a valve plate disposed between the plurality of liquid wells and the chamber, said valve plate being moveable among a plurality of positions that each form respective, microfluidics channels that communicate liquids between at least some of the liquid wells and the chamber;
a servo actuator coupled to the valve plate that moves the valve plate among the plurality of positions wherein a first position of the plurality of positions of the valve plate further comprises a microfluidics channel between two liquid wells of the plurality of liquid wells wherein a second position of the plurality of positions of the valve plate further comprises a microfluidics channel between a liquid well of the plurality of liquid wells and the chamber; and
a pump with a plurality of outputs coupled to the processing module that pumps the respective reagents through the plurality of microfluidics channels.
21. The system for processing test samples as in claim 20 further comprising a central processing unit coupled to the servo actuator and pump that controls an order of the sequentially provided microfluidics channels and pumping of the reagents through the microfluidics channels.
22. The system for processing test samples as in claim 21 wherein the pump further comprises a solenoid valve manifold having a plurality of outputs.
23. The system for processing test samples as in claim 22 wherein the plurality of liquid wells further comprise a respective liquid well for the test sample and each of the respective reagents.
24. The system for processing test samples as in claim 23 further comprising a processing module coupler that couples at least some of the plurality of outputs of the solenoid valve manifold to respective liquid wells of the plurality of liquid wells.
25. The system for processing test samples as in claim 24 wherein the processing module coupler further comprises a connection for shuttling a liquid back-and-forth within the hybridization chamber.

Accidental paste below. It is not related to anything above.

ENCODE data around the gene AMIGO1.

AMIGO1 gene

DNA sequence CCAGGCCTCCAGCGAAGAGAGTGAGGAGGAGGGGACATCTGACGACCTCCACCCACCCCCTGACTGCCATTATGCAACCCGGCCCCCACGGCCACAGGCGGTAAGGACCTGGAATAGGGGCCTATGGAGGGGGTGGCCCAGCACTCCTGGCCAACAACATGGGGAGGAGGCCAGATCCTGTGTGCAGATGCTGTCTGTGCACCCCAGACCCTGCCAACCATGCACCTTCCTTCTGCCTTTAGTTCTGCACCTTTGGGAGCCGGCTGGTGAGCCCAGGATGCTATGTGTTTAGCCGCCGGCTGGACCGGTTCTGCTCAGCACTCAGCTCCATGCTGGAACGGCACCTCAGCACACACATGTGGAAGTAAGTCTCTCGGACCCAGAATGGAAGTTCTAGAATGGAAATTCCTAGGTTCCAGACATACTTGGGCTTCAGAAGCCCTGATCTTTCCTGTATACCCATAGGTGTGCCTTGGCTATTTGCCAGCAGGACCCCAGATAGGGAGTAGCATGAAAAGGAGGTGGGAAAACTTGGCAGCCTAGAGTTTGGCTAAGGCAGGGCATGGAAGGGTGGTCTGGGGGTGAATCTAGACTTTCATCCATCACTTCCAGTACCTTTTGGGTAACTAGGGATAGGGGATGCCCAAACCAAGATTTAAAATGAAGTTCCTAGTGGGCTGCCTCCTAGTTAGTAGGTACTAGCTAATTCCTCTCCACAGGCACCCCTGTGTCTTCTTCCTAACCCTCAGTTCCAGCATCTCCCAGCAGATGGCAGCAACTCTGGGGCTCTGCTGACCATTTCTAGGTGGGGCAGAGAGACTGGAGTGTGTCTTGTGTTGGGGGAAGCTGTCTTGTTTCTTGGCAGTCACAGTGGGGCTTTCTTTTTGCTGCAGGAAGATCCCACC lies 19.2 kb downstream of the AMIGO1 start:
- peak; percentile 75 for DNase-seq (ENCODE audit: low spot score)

26. The system for processing test samples as in claim 25 wherein the processing module further comprises a waste well.
27. The system for processing test samples as in claim 26 wherein the plurality of positions further comprises a first position that couples a first liquid well to the an inlet of the hybridization chamber and an outlet of the hybridization chamber to the waste well.
28. A method for processing a nucleic acid comprising:
providing a disposable self-contained processing module that contains a hybridization chamber, then nucleic acid and a plurality of processing liquids for processing the nucleic acid within the hybridization chamber;
sequentially creating a plurality of liquid flow conduits within the processing module among the nucleic acid, the plurality of processing liquids and the hybridization chamber by moving a valve plate to a predetermined position that corresponds to a respective conduit of the plurality of conduits; and
pumping the respective processing liquids through the sequentially created plurality of liquid flow conduits.
29. The method of processing the nucleic acids as in claim 28 further comprising disposing the nucleic acid and a plurality of processing liquids in respective liquid wells.
30. The method of processing the nucleic acids as in claim 29 wherein the step of pumping further comprises pressurizing the respective liquid wells.
31. The method of processing the nucleic acids as in claim 28 wherein the step of pressurizing the respective liquid wells further comprises using pneumatic pressure.
32. The method of processing the nucleic acids as in claim 29 wherein the step of pumping further comprises sequentially pressurizing the respective liquid wells.
33. The method of processing the nucleic acids as in claim 28 further comprising internally storing waste products of the process within the processing module.
Description
FIELD OF THE INVENTION

The field of the invention relates to biological testing and more particularly to detecting nucleic acids.

BACKGROUND OF THE INVENTION

Methods of detecting nucleic acids are generally known. In fact, there are a number of methods available for detecting specific nucleic acid sequences.

Known methods include those based upon electrophoresis, polymerase chain reaction (PCR) processes, various hybridization techniques, and a number of other techniques. While these methods are effective, they are all time consuming, costly and subject to significant human error.

For example, one manufacturer makes a microfluidics system that hybridizes a sample to a chip followed by staining of the chip. The hybridization process takes approximately 12 hours. Staining takes approximately 1.5 hours to complete.

Another supplier provides a system that relies upon a single nucleotide polymorphism (SNP) technique. This system uses a microchip for performing multiple assays. Probes are added to a cartridge and the particles move based on charge in an electric field. A detection system may be used for analyzing the cartridges after hybridization with the sample DNA.